A 2-0 lead against Santana and the Twins might have been more then the A's could have expected coming into the game, but Zito still had to make that lead hold up against a tough Minnesota office that was tops in the American League with a .287 team batting average.
Zito answered the challenge, shaking off a first-batter-of-the-game walk and working an efficient eight innings, allowing only a Rondell White solo homerun in the seventh inning.
"It was a good cushion, but I couldn't rely on anything. Those guys are jumping back in the game basically as soon as they can, and they showed that with the homer by Rondell," Zito said.
It wasn't a typical dominant performance for the A's former Cy Young lefty. Throughout Zito's career, he has generally collected a lot of strikeouts, a lot of deep counts and amassed some high pitch totals. However, on Tuesday, Zito didn't rely on the strikeout, instead mixing in all of his pitches to get the Twins to swing early in the count. The result: eight innings with only one strikeout and only 92 pitches.
On the offensive-side of the ball, the A's turned to a familiar hero for the bulk of their offense. Leading off the second inning, A's DH Frank Thomas worked Santana to a 3-1 count and then turned on a change-up and pounded it into the left-field seats, just right of the foul pole.
One out later, Jay Payton followed with a single and, with two outs, another familiar hero for the A's stepped to the plate. Marco Scutaro has made a habit of collecting big hits in the late innings of ballgames. This time, Scutaro didn't wait for the late innings to make an impact. He turned on a Santana change-up in the second inning and laced a double down the left-field line, scoring Payton all the way from first.
Oakland's 2-0 lead held until the seventh, when White homered to cut the lead in half. After Minnesota squandered a lead-off double in the bottom of the eighth, the A's added some insurance in the top of the ninth when Thomas homered for the second time, this time off reliever Jesse Crain. That run proved to be huge, as the Twins scored a run in the bottom of the ninth off A's closer Huston Street, thanks to a Metrodome-special triple that Milton Bradley lost in the Dome roof.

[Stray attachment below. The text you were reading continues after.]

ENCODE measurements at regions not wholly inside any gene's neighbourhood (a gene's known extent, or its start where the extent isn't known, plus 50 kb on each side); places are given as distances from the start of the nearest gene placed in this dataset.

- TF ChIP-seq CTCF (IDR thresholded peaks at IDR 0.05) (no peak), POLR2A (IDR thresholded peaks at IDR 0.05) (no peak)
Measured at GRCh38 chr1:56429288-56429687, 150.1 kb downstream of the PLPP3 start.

Thomas became the oldest player in Major League history to homer twice in a playoff game at age 38. After a rebound season with Oakland that saw Thomas hit 39 homers, Thomas started the post-season where he left-off in the regular season.
"I just came to play. I have been locked in all year long, happy to be back, that hunger and drive is back," Thomas said after the game.
"I am just happy being on a new team with a new spirit and a chance to do some big things here."
After the game, A's manager Ken Macha pointed to the preparation of his team and his coaching staff as a key to the A's win.
"You know what, my coaches did a good job of preparing these guys, Gerald had a meeting with all the hitters, go over what all the pitchers were going to do but really, our guys coming into this series, they felt good, but what they are going to do, they should, because we won the division," Macha said.
"We played well all year. We are just as hot as any other team in the league since the All-Star break. But the guys feel good about themselves, and going up against Santana, we had Barry, and we knew he was going to give us a good effort, so it was going to be a tight game, and that's exactly what we wound up with."
The A's will try to up their series lead to 2-0 on Wednesday. Oakland will send righty Esteban Loaiza to the hill to face Minnesota rookie right-hander Boof Bonser. Loaiza, who along with Thomas was the A's big off-season signing, made only one start against the Twins this season, losing back in early April. Bonser lost his only start against the A's, at the Coliseum on June 1.